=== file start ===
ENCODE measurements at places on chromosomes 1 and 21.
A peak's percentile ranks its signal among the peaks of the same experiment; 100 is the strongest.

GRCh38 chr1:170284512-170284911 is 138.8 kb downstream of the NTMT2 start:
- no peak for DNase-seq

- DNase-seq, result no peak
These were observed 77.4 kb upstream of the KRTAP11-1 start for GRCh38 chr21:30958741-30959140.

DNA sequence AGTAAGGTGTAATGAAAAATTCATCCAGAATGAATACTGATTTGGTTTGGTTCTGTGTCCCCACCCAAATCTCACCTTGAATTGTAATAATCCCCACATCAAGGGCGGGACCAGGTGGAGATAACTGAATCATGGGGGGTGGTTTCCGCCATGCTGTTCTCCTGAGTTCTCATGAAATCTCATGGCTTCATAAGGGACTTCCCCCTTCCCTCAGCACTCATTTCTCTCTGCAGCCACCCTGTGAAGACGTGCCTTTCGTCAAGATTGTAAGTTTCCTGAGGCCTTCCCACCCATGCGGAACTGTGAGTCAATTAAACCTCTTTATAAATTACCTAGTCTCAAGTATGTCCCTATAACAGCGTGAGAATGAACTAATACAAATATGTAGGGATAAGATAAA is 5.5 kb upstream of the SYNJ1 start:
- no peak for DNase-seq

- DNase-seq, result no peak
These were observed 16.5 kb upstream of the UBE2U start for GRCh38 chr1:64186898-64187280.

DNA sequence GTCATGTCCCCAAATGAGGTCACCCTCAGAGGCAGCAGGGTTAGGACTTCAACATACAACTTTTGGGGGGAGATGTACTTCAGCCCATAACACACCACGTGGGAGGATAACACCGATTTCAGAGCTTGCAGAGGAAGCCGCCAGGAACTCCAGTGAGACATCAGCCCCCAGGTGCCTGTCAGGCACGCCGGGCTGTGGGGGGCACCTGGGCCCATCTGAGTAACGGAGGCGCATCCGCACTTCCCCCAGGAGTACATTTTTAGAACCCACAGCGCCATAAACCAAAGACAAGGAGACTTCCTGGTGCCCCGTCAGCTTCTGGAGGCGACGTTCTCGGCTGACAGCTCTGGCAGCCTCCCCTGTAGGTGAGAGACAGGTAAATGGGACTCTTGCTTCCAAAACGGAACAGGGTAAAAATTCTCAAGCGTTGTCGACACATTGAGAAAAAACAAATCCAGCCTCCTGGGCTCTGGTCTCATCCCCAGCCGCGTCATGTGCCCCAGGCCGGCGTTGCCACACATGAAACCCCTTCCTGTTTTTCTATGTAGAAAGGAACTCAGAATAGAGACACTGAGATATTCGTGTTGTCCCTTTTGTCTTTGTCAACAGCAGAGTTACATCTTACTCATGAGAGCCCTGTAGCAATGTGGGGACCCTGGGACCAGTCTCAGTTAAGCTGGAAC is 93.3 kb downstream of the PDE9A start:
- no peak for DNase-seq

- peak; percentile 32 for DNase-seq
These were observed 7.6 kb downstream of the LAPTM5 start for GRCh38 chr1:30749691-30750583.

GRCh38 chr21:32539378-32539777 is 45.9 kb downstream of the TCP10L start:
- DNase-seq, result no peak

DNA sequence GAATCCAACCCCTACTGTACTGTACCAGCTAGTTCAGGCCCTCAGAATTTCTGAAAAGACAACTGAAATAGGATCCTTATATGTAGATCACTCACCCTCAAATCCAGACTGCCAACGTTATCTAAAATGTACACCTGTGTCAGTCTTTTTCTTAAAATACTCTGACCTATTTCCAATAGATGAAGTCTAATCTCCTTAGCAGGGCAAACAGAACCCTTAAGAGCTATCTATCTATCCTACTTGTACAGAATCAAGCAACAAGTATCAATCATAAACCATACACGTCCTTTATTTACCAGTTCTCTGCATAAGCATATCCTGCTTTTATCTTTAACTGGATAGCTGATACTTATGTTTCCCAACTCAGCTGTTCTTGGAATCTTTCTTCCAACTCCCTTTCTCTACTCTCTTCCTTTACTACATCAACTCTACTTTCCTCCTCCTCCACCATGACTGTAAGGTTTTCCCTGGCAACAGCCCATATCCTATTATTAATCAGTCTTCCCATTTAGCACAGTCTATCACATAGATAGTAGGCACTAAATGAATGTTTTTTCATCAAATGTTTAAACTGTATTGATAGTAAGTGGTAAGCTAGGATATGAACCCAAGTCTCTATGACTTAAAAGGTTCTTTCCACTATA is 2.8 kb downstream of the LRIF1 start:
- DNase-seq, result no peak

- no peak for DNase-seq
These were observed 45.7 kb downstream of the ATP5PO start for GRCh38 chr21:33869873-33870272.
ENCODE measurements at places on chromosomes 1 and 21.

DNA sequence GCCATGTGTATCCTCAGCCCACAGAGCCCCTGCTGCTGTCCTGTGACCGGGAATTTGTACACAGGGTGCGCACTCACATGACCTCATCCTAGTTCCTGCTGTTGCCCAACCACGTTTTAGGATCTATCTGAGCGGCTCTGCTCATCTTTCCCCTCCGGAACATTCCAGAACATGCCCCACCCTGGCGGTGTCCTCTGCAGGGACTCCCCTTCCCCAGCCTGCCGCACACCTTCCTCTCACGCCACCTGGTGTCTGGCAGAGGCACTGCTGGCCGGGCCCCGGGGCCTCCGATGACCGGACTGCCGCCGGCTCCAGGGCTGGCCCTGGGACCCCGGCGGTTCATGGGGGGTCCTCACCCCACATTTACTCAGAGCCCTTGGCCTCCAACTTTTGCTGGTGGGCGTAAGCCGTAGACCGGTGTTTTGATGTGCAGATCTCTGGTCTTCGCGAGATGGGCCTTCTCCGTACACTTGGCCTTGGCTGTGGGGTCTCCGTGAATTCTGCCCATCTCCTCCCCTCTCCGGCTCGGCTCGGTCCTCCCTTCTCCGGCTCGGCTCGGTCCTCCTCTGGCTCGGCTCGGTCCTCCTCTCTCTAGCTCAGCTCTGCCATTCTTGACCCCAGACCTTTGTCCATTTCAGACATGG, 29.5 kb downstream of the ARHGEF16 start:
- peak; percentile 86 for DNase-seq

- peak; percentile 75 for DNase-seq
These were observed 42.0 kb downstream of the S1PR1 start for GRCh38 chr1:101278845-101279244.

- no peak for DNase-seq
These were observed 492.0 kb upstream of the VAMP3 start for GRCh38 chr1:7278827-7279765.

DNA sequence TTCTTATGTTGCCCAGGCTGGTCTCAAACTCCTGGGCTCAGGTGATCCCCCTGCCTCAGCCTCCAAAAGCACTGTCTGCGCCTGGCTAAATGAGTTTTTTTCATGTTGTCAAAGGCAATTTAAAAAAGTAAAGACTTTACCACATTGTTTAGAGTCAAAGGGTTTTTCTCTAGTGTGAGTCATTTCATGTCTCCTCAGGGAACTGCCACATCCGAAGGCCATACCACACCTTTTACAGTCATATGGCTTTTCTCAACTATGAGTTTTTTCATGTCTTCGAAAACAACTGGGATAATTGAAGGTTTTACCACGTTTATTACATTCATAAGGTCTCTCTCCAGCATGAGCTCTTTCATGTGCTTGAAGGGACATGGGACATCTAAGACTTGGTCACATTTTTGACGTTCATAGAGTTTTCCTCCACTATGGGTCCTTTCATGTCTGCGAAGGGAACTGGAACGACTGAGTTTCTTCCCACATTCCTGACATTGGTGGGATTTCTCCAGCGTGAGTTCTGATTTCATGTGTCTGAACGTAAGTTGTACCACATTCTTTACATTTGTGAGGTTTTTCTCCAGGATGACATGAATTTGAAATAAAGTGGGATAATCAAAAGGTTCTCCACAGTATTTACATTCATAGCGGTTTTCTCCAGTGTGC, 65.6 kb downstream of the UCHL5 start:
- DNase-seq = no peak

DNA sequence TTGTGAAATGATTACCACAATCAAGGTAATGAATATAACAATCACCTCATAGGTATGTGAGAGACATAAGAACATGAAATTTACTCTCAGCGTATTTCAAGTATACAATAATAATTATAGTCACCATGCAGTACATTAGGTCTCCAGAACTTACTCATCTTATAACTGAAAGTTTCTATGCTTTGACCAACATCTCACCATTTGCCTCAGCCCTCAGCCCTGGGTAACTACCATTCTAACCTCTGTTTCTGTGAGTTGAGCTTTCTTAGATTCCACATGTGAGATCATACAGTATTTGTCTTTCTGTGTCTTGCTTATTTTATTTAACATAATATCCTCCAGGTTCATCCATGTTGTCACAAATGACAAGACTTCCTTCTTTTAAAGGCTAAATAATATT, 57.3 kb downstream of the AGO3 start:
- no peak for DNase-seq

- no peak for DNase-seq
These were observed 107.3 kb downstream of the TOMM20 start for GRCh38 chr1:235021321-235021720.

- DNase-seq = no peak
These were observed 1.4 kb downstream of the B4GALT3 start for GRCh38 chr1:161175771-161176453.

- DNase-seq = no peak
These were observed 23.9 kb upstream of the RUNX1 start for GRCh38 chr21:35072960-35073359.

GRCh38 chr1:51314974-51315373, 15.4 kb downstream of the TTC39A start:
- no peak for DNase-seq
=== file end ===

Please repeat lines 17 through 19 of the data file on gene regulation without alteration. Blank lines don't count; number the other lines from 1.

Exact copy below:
DNA sequence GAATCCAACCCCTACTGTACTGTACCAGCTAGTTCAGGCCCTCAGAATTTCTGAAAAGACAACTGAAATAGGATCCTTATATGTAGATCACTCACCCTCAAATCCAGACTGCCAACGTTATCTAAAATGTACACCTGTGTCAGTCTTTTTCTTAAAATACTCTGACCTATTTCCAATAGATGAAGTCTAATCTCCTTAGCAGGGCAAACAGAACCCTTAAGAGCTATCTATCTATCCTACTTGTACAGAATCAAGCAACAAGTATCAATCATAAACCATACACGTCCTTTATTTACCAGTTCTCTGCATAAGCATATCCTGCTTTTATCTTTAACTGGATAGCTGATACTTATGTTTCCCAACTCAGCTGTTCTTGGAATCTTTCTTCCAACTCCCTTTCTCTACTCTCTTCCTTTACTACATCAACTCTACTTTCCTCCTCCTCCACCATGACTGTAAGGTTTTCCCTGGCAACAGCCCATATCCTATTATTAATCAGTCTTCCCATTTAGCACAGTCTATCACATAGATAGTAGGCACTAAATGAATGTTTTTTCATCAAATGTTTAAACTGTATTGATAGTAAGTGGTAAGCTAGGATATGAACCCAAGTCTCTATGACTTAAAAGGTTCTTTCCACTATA is 2.8 kb downstream of the LRIF1 start:
- DNase-seq, result no peak

- no peak for DNase-seq